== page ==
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Editorial

‘Big picture’ political issues become nurses’ daily reality

While the RCN and the country as a whole face uncertain times, nursing care continues

The last four months – my ‘induction’ period at Nursing Standard – have been a turbulent time. Not for me personally, but for health and social care in general.

The RCN has been thrown into a crisis, following a vote of no confidence in its leadership over the pay deal. 

Meanwhile, the country is going through its own crisis over our future relationship with the European Union.

And in the months ahead, politicians and policymakers will, inevitably, be discussing winter pressures, care packages and delayed hospital discharge.

Dealing with the reality

But it’s you who’ll be dealing with the realities of those issues on a daily basis.

That’s why our feature, on how nurses should be key players in creating appropriate care pathways from hospital to home, is essential reading.

We know you came into this profession to be nurses, not politicians, but this article shows what you can do to influence the way patient care is provided.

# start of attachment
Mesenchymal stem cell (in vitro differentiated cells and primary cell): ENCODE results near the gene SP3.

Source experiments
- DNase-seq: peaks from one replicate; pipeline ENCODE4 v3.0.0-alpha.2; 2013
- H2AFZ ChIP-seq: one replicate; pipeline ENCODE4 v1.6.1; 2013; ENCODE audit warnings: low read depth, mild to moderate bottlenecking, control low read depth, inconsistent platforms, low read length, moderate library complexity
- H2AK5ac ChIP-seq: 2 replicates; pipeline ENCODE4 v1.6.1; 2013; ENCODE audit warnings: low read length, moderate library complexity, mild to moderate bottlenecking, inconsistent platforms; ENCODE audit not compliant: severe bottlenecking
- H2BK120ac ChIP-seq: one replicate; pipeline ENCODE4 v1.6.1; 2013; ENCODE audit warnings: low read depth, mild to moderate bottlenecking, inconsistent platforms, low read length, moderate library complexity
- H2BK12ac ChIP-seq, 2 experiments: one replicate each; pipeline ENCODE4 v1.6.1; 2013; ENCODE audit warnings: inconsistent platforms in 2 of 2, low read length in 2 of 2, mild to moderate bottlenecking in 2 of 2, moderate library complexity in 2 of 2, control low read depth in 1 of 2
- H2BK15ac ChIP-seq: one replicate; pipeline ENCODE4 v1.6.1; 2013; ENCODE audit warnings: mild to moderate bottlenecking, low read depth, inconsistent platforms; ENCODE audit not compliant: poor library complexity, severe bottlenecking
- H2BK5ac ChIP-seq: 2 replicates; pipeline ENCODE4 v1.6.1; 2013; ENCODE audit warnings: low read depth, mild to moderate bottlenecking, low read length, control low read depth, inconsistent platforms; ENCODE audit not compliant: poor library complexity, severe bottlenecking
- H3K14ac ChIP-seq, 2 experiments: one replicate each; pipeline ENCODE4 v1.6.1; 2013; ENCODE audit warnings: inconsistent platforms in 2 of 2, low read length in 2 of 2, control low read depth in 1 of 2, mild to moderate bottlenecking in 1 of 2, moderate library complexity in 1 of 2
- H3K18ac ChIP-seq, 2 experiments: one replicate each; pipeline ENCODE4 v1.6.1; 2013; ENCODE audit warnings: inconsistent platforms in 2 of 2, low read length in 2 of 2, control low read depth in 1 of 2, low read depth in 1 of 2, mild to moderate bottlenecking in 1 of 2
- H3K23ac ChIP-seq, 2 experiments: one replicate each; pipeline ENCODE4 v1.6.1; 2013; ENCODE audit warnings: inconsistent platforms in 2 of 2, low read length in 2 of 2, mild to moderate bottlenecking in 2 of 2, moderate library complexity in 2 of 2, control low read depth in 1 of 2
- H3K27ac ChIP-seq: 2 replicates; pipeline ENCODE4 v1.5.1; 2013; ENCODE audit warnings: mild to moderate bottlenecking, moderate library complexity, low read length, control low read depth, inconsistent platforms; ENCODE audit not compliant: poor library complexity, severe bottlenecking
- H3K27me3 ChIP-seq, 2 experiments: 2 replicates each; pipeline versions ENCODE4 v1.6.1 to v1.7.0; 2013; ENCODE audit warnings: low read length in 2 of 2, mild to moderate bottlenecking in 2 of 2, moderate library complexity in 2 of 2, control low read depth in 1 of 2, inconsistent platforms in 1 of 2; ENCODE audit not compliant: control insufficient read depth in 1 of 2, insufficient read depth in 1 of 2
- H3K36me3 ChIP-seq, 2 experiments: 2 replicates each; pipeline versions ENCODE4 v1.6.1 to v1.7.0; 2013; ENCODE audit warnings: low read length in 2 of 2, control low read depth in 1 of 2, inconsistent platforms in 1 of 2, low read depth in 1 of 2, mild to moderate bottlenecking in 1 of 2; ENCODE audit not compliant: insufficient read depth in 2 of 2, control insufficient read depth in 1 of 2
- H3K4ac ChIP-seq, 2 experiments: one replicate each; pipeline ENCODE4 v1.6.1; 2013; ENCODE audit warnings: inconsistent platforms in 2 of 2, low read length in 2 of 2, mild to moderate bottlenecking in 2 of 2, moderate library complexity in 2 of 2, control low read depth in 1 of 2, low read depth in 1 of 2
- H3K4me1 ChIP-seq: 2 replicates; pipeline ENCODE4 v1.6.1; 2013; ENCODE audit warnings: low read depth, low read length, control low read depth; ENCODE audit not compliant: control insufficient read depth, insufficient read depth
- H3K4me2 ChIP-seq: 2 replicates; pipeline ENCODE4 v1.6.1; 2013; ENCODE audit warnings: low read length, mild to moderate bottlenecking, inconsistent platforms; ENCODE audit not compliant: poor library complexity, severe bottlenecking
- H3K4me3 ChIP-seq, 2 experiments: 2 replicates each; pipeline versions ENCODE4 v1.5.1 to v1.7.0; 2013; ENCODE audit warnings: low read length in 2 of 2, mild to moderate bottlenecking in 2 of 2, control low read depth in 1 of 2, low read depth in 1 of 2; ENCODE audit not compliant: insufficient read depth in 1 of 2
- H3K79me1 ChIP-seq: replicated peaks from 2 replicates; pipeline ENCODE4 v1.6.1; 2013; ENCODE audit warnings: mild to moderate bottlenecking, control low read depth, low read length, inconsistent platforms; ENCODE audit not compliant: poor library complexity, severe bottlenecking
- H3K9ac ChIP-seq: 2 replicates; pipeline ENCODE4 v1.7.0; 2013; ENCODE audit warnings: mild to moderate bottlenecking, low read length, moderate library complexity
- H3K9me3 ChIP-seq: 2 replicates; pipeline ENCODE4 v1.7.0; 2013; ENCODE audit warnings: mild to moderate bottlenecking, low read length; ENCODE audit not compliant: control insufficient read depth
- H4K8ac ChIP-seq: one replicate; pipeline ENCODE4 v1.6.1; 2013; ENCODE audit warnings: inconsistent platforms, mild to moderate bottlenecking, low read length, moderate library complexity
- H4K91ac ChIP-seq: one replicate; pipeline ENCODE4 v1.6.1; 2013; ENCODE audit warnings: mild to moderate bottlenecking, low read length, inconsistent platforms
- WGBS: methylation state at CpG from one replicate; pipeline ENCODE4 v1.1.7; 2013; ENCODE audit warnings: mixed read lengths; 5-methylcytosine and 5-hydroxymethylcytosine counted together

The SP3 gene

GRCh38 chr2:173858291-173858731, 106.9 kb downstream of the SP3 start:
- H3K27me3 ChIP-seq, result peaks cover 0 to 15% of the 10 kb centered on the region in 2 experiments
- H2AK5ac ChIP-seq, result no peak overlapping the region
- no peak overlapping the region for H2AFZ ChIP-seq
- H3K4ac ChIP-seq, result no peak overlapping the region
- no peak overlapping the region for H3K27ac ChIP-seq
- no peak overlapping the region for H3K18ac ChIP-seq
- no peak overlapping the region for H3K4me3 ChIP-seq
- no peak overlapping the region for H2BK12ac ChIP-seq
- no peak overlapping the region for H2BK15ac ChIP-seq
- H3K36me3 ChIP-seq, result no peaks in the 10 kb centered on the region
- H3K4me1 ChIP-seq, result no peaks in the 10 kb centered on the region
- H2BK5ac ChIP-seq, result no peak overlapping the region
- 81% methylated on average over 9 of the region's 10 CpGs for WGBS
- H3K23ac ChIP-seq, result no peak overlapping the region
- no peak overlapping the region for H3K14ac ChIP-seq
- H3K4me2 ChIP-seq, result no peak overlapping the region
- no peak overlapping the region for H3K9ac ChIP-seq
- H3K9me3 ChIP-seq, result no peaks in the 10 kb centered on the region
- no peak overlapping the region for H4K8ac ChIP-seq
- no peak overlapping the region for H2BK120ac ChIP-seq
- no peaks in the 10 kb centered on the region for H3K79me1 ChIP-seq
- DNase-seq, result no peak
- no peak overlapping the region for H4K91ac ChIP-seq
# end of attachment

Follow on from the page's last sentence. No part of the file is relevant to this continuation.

At Nursing Standard, we’re here to ensure you have the information you need to do your job to the best of your ability. We know that your primary interests and expectations from us are clinical articles, not political ones.

Our new-look content, in print and online, has been drawn together around the issues we know you’re most interested in, based on your engagement with our website. Our November print issue, for instance, groups content around the key issues of leadership, health promotion, end of life care and continence.

And if you’re searching online you can use those same ‘keywords’ to find these articles, as well as additional resources not available in print.

As my induction continues, I’ll be out and about meeting nurses in Scotland, Wales and Northern Ireland in the coming months.

But as someone caring for elderly relatives myself, I am only too aware of the brilliant job you all do. A huge thank you.

Jobs